Sunday, May 27, 2007

Semantic Technologies 2007 wrap-up

Back home now after Semantic Technologies 2007. It was a good few days, instructive on different levels. The two Jena sessions I facilitated went reasonably well from my point of view, despite a rather shaky start to the tutorial (I was nervous, and the preparation I thought I'd done enough of turned out to be insufficient ... I'll know better next time). I've yet to receive formal feedback from the conference organizers, which I'd expect to come in the next few weeks. The delegates are asked to fill-in evaluations for each session.

This was my second year at ST, and both times it was a very well organized event. The days were perhaps a little on the long side. Sessions started at 8.00 or earlier, and continued to around 6 pm. On the plus side there were lots of breaks, which was a good chance to meet and mingle. The venue (Fairmont Hotel) is very nice and the food was actually quite good.

The conference sessions I attended were a little mixed, but included some very good talks. It's interesting contrasting this conference, which essentially has a business orientation, with the more academic conferences like ISWC. The style of presentation is different, lacking the organising pattern of 'problem-hypothesis-solution-validation' but not necessarily worse for that. I also think that I missed some good talks (there were eight parallel tracks): somehow I need to get better at mining good candidates out of the conference programme. The talks were generally longer than the common academic pattern of twenty-minutes-plus-five-for-questions which had an interesting effect: most presenters left lots of time for questions. These question sessions were often the best bits of the talks.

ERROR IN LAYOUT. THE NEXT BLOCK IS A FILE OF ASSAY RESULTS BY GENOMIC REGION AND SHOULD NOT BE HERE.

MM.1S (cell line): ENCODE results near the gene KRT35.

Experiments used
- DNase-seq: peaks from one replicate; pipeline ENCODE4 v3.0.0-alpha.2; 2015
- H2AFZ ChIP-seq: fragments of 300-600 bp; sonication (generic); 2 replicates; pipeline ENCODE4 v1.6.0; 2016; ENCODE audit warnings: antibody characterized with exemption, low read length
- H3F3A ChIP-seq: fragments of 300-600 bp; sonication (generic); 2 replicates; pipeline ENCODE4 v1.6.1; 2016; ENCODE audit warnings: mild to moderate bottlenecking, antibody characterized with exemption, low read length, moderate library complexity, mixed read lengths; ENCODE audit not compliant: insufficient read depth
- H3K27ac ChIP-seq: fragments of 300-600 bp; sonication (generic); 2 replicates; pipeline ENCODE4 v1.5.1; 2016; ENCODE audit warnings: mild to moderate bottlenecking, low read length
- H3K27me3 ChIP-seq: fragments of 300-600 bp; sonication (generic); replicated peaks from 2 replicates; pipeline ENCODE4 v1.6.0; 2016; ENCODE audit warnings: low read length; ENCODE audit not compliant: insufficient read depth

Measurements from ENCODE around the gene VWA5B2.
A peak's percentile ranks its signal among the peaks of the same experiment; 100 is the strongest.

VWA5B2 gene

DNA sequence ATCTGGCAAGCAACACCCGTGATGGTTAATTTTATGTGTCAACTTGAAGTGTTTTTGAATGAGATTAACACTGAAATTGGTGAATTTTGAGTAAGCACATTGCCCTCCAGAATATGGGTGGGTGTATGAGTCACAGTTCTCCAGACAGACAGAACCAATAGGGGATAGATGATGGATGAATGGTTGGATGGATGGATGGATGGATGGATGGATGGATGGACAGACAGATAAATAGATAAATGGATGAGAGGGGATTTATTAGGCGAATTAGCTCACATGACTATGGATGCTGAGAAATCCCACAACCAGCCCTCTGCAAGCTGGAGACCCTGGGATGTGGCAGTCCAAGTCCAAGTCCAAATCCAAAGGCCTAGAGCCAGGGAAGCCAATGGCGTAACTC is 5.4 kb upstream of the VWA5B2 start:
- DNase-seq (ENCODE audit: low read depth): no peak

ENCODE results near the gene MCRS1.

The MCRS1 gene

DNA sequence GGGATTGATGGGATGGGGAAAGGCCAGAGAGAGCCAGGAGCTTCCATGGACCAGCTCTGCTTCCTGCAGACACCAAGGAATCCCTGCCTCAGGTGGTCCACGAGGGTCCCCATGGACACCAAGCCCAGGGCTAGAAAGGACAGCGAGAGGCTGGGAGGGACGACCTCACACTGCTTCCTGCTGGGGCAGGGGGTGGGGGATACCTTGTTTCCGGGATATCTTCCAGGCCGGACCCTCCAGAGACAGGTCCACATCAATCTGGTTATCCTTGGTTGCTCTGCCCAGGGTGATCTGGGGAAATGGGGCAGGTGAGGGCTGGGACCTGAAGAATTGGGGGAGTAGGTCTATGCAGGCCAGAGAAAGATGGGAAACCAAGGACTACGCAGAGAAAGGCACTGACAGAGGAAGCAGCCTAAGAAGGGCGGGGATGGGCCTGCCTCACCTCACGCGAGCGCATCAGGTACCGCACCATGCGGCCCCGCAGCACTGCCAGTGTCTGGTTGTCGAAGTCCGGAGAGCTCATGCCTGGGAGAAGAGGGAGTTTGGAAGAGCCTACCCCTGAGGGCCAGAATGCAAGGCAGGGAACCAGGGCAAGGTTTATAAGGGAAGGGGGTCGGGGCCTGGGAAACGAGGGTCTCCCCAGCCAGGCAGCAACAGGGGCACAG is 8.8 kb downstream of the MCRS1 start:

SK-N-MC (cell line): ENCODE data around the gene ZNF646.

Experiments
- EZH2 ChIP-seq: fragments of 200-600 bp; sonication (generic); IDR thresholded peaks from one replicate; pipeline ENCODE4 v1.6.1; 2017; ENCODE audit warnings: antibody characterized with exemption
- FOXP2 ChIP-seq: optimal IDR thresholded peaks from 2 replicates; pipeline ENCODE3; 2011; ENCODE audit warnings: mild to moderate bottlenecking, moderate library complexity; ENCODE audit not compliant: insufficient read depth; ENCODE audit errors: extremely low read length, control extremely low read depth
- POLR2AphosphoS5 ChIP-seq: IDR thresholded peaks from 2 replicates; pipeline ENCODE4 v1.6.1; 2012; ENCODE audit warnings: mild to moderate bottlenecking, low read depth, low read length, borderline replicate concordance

There was a trade show too, with (at a guess) around 25 exhibitors from large companies (Oracle) to small one-or-two person outfits. Lots of tools, including ontology development (e.g. TopBraid Composer, SandPiper) and semantic application development (Metatomix, TopBraid). Quite a few approaches to extracting structured semantics from unstructured text sources. Being a geek technically-minded person, I gravitated towards the more techy-looking stands. The good ones were very good at explaining their pitch, while at others (who shall be nameless) I met some marketing person with that rabbit-in-the-headlights smile who answered all my questions with "you need to talk to the technical guy". Sigh. Overall I think the trade-show was larger and more active than last year. There was some very good technology and tools, but no applications that made my jaw drop. Or even hinge downwards a bit.

There were several panel sessions, one of which I missed most of due to illness. On the whole, they were well organized but not very informative. I think they made a mistake in making the panels too large, which meant that each panelist had too little time to develop much of a theme. The investors and analysts panel was especially disappointing: I didn't get much insight there at all. I had been looking forward to hearing Nova Spivack speak, but he didn't get much air-time from the moderator and didn't say anything about Radar Networks except "we're in stealth mode".

Would I go again? Yes. Let's hope Wilshire invite me back next year!

1 comment:

Taylor said...

I think we met the same "you need to talk to the technical guy" person. That actually happened at two booths and left me puzzled, ie, what is the point of sending them out?

Once home I downloaded several of the tools, and topbraid seems to be the best, although I wasn't surprised to see the travel ontology with classifications for "relaxation". So naive! In practice you quickly realize what's relaxing to one person is over the top adventurous for another.